- Dan Drezner says: "There are no big lies.... If this kind of official hypocrisy is really the good stuff, then there is no really good stuff. U.S. officials don't always perfectly advocate for human rights? Not even the most naive human rights activist would believe otherwise. American diplomats are advancing U.S. commercial interests? American officials have been doing that since the beginning of the Republic. American diplomats help out their friends? Yeah, that's called being human. ."
- He reinforces a claim made elsewhere that the real downside of this is to dampen the information sharing innovations that the US State Dept made after 9/11.
- Marc Lynch says: "I don't think that there's going to be much revision of the American foreign policy debate, because most policy analysts have already heard most of what's in the cables, albeit in sanitized form. The cables still generally confirm the broad contours of what we already knew: many Arab leaders are deeply suspicious of Iran and privately urged the U.S. to attack it, for instance, but are afraid to say so in public. I haven't seen anything yet which makes me change any of my views on things which I study -- the cables show Arab leaders in all their Realpolitik and anti-Iranian scheming. I never thought that Arab leaders didn't hate Iran, only that they wouldn't act on it because of domestic and regional political constraints and out of fear of being the target of retaliation, and that's what the cables show."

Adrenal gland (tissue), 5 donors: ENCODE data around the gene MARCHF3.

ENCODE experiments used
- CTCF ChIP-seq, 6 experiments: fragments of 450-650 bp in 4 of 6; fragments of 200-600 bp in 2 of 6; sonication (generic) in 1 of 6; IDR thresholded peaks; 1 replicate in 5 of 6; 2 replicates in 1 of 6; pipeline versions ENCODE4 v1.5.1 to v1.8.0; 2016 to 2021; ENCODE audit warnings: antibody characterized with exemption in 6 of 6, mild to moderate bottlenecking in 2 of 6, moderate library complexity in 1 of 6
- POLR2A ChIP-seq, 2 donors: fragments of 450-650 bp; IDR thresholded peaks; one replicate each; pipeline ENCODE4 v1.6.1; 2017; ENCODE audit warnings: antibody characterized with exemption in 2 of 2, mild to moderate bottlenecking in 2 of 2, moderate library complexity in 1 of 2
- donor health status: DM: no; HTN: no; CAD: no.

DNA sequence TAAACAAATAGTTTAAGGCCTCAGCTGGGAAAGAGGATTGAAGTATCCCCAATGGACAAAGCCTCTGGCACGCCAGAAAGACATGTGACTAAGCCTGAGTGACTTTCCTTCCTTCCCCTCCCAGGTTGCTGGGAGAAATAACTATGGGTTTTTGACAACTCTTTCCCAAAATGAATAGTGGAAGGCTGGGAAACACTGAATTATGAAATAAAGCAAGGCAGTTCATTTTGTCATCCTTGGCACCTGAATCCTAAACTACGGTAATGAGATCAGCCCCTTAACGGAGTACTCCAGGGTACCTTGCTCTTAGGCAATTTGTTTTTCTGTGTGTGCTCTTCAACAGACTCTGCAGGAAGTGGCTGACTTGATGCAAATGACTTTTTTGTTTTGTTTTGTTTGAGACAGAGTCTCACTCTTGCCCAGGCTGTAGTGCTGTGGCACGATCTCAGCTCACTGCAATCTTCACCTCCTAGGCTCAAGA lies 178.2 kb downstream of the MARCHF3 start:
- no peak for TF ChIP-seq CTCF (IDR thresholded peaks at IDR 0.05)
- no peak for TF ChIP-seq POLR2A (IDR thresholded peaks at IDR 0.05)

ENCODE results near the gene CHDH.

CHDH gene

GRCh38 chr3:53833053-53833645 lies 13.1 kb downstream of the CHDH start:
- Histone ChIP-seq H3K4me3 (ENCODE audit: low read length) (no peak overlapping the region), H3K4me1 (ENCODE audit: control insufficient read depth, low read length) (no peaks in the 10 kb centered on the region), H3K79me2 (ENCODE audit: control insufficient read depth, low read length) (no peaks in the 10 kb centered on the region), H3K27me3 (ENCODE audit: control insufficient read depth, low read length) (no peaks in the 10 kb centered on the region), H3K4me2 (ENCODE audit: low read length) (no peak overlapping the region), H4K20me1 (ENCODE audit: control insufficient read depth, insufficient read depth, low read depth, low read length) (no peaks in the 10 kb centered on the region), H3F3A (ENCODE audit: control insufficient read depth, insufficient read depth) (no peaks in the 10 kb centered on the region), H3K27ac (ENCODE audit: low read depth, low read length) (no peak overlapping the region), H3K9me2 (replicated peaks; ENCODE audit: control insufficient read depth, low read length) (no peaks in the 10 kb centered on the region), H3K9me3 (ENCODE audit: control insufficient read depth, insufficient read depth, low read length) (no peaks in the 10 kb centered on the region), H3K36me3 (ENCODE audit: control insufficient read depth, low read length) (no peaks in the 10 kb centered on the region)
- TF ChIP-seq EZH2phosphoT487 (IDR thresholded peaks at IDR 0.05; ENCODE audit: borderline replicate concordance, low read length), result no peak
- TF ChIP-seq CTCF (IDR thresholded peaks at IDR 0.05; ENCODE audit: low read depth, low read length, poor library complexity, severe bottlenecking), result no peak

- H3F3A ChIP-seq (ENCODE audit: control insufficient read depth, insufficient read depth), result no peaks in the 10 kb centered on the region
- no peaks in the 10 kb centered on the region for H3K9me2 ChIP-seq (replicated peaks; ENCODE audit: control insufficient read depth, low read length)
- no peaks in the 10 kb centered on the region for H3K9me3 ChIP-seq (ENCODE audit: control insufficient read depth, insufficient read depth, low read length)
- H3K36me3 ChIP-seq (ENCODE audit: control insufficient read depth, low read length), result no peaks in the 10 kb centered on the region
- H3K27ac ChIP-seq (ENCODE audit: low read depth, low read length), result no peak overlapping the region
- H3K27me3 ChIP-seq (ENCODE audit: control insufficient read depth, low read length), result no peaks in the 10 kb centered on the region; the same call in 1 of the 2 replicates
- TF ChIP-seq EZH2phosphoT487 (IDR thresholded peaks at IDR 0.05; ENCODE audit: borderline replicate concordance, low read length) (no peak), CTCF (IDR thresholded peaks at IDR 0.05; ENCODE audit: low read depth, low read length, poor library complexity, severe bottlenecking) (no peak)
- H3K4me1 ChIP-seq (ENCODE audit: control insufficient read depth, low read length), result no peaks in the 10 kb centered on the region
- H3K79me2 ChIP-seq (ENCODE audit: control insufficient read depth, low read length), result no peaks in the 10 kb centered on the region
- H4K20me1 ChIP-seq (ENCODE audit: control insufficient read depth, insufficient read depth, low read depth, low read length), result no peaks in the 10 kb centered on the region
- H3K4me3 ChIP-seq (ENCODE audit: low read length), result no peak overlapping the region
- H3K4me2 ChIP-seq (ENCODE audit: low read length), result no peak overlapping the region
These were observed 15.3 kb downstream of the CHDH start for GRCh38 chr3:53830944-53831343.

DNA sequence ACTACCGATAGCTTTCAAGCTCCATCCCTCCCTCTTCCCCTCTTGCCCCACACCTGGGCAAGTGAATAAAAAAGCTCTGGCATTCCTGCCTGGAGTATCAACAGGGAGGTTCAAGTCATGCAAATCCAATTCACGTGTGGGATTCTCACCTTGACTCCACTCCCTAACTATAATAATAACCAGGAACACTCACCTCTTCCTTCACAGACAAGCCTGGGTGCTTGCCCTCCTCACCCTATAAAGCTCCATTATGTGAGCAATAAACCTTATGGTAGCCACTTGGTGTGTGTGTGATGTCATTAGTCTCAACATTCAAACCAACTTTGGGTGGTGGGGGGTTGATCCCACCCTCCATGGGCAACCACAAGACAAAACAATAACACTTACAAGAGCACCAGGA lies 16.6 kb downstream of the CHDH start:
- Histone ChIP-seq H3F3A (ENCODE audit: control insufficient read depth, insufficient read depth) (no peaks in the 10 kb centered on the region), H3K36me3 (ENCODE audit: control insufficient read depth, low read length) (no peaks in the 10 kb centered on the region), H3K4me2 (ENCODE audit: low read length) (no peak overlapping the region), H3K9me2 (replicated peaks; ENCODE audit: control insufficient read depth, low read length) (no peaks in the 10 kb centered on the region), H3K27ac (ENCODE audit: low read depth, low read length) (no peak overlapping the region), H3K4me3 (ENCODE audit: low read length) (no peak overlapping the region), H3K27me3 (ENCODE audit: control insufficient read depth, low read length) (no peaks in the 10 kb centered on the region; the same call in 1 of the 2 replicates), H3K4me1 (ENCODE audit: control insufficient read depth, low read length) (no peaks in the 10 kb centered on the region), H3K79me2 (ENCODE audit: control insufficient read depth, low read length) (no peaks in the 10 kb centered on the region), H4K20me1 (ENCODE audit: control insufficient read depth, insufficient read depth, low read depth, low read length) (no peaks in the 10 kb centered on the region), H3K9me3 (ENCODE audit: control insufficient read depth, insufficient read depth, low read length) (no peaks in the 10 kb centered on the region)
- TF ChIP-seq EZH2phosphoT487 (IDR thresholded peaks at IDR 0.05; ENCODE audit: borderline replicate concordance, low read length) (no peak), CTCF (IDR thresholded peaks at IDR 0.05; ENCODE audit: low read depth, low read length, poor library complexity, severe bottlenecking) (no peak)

- The Taliban will be reading the leaks closely to determine who is working against them."A spokesman for the militant movement said it would scour the files for the names of Afghanintelligence sources who had given the Nato-led coalition information on the insurgents. If found and captured the informers would be tried and punished by the Taliban's shadow system of courts which extends throughout Afghanistan. The spokesman would not say what punishment the movement would exact, but Taliban fighters routinely behead, hang or shoot dead those considered to be spies or associated with foreign troops"
Obviously, many of the devils are in the details. There are delicate tradeoffs to be made between newsworthiness and endangering people needlessly. Wikileaks has simplified things by not caring. It would have more credibility and value in my mind if it did some hard work to release stuff carefully rather than just regurgitate whatever they have been given. Thus far, the "news" suggests that the leaks are doing more harm than good since there is little here that merits endangering people. Perhaps with more reading, we can develop more confidence that this spewing is worthwhile. As someone who spews about anything and everything (fun to overhear my mother try to make sense of my blog during the Thanksgiving weekend), I know whereof I speak.
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